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For Money, Love And Commitment
Topic Started: Aug 15 2013, 06:33 AM (1,060 Views)
Carmen de Lafont
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[align=center]For money, love and commitment[/align]

I am nothing else than a money bag. A round drawstring bag with dome-shaped base, made of linen and cotton, with braided tassel, meant to keep a small fortune. But, at the same time, I have always been special.

A loving young wife has made me and embroidered me with coloured glass beads somewhere in a town by the sea, because I was meant as a souvenir of love. I have two entwined hearts embroidered in the middle, and the colourful flowers around are meant to proclaim the beauty of mutual love. Under the drawstring, the green leaves are also hearts, actually. It was a labour of love, done in lonely evenings, by a sailor’s wife, so that the one who sailed at sea, far away from her, to have with him always a piece of her heart. Other money purses are made of silk, but she wasn’t as rich as to afford it.

Time passed, and the sailor got to embark for the Colonies, taking me, the cherished purse, with him. When misfortune struck, the pirates attacked the ship and looted everything. The money and I had the same fate. Fortunately, the sailor wasn’t killed, though. Without any money, but without any reason to fight and die, he listened to the call “Who wants to drop the weapons, join us and live freely?” and joined the pirates. Of course, that time he got no shares from the prey… so I had been given to the pirate boatswain as part of his share.

My new owner gambled me in Tortuga, hoping that the wheel of fortune would turn his way at the last minute. Wrong move! A Spanish smuggler captain gained me. He liked me, and he didn’t want to use me every day. The beaded embroidery in general looked more fascinating to him than the hearts in the middle. Probably he waited to give me to a special woman some day… and yes, I arrived to be in such beautiful hands ultimately, but not exactly his woman’s.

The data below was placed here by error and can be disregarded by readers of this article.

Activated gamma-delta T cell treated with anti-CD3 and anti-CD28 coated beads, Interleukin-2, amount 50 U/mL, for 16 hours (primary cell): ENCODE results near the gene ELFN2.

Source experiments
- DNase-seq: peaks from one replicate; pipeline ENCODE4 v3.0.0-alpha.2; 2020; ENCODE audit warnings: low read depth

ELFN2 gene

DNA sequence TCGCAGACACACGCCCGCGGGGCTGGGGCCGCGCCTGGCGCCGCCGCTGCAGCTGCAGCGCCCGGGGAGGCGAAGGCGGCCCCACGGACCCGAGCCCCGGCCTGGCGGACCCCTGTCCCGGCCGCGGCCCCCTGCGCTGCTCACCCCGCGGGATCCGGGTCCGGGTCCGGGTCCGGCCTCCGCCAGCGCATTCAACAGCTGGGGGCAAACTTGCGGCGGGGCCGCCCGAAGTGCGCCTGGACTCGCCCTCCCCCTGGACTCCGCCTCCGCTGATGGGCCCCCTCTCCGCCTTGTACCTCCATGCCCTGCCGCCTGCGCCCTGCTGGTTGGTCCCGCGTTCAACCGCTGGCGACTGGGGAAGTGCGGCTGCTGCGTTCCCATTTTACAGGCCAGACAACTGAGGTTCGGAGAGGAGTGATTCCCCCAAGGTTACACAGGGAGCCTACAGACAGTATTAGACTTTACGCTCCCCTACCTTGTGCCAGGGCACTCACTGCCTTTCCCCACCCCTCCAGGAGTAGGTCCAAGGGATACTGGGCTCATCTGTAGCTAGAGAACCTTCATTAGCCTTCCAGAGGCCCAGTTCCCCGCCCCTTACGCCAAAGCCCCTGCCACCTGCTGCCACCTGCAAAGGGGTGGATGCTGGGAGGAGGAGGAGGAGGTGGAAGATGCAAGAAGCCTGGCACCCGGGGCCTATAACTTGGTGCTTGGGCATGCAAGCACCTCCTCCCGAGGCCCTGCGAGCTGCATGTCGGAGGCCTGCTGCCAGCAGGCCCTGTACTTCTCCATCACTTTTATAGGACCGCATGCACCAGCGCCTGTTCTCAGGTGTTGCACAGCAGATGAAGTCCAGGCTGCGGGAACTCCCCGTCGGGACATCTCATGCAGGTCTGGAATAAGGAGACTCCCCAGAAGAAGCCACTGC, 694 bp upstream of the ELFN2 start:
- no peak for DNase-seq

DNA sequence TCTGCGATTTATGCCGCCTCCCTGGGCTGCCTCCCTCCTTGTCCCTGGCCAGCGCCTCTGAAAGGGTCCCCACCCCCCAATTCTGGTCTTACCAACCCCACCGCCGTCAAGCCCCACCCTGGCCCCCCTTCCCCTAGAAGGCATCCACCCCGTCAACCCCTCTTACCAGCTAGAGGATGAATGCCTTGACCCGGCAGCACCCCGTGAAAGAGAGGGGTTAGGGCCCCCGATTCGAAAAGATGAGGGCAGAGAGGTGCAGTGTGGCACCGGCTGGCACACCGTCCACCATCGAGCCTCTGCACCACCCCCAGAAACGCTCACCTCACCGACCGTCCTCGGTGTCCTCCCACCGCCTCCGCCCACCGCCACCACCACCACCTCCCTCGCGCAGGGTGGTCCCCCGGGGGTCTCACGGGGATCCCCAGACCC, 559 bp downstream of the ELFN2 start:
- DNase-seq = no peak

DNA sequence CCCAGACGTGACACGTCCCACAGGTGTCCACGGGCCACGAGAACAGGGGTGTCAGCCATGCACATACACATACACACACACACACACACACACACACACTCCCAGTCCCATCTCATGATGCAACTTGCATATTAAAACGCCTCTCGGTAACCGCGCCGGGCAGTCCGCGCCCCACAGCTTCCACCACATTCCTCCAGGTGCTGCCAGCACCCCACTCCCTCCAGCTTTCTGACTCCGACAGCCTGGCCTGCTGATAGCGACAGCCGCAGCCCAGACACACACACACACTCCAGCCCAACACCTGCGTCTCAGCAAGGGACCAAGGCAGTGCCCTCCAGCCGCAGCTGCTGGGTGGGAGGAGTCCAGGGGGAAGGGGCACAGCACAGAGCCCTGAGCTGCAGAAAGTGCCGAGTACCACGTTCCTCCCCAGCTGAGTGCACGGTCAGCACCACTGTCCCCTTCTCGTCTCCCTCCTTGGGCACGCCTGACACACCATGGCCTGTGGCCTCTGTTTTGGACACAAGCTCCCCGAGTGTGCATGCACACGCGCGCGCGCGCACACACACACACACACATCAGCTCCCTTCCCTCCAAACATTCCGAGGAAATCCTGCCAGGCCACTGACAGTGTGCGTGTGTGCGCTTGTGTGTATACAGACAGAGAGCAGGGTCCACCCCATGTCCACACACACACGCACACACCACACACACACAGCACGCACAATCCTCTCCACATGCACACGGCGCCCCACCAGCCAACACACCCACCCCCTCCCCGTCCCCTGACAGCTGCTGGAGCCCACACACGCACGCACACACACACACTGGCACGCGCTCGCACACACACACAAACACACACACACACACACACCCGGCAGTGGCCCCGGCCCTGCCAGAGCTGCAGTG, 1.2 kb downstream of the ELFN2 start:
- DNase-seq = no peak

One sunny day, the smuggler captain got persuaded by a lovely innkeeper to help a young French pirate get his sweetheart. Well, the smuggler’s reward for getting him to a village in Santo Domingo at dawn and taking him at dusk was consistent too, he didn’t do it just for the innkeeper’s beautiful eyes. He didn’t know all the details either, otherwise he might have thought twice and denied doing it. But when the young lover brought his sweetheart aboard the smuggler’s ship, he understood more. The girl was coloured, and most likely kidnapped from her master. Too late to change his mind, so he had to help them. Their love could be read in their eyes, they looked so innocent for the world they were living in!

The smuggler captain wondered how much their love will resist, and what would happen to the poor girl when he’d find himself a white wife, as most men he knew did. His questions, though, got a sudden answer: the young pirate came to his cabin, asking kindly that the captain marry them at sea, because they wanted to arrive to Tortuga already married, to be sure that nobody can take his beloved from him.